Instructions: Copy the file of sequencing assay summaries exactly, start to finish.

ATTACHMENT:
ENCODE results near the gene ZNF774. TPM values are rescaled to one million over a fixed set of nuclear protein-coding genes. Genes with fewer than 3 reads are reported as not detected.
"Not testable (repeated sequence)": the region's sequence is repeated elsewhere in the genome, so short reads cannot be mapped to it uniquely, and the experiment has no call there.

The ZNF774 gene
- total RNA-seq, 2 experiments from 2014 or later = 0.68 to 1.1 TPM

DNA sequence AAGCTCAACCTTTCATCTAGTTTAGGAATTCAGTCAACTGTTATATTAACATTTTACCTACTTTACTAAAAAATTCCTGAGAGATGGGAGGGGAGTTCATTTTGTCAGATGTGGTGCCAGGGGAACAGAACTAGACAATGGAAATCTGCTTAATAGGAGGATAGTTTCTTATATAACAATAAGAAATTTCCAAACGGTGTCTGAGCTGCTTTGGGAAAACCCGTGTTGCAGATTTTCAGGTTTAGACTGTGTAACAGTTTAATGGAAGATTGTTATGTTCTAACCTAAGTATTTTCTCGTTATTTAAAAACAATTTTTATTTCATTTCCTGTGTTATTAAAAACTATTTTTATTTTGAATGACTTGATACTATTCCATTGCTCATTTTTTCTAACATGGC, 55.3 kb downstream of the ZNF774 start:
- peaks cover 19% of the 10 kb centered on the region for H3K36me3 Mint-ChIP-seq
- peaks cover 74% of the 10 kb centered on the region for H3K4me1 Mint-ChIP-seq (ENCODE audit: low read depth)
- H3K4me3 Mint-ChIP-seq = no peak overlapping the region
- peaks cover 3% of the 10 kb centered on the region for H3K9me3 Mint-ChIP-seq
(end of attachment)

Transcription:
ENCODE results near the gene ZNF774. TPM values are rescaled to one million over a fixed set of nuclear protein-coding genes. Genes with fewer than 3 reads are reported as not detected.
"Not testable (repeated sequence)": the region's sequence is repeated elsewhere in the genome, so short reads cannot be mapped to it uniquely, and the experiment has no call there.

The ZNF774 gene
- total RNA-seq, 2 experiments from 2014 or later = 0.68 to 1.1 TPM

DNA sequence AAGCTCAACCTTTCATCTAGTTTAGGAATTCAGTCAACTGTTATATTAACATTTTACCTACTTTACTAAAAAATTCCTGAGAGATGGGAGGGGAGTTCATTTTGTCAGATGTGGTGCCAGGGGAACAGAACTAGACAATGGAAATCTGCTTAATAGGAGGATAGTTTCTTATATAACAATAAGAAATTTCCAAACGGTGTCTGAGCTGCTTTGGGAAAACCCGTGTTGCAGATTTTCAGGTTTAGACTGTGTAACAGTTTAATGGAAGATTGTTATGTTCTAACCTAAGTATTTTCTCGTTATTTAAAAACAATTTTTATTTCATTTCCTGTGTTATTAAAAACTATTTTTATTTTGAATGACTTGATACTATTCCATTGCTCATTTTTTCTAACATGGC, 55.3 kb downstream of the ZNF774 start:
- peaks cover 19% of the 10 kb centered on the region for H3K36me3 Mint-ChIP-seq
- peaks cover 74% of the 10 kb centered on the region for H3K4me1 Mint-ChIP-seq (ENCODE audit: low read depth)
- H3K4me3 Mint-ChIP-seq = no peak overlapping the region
- peaks cover 3% of the 10 kb centered on the region for H3K9me3 Mint-ChIP-seq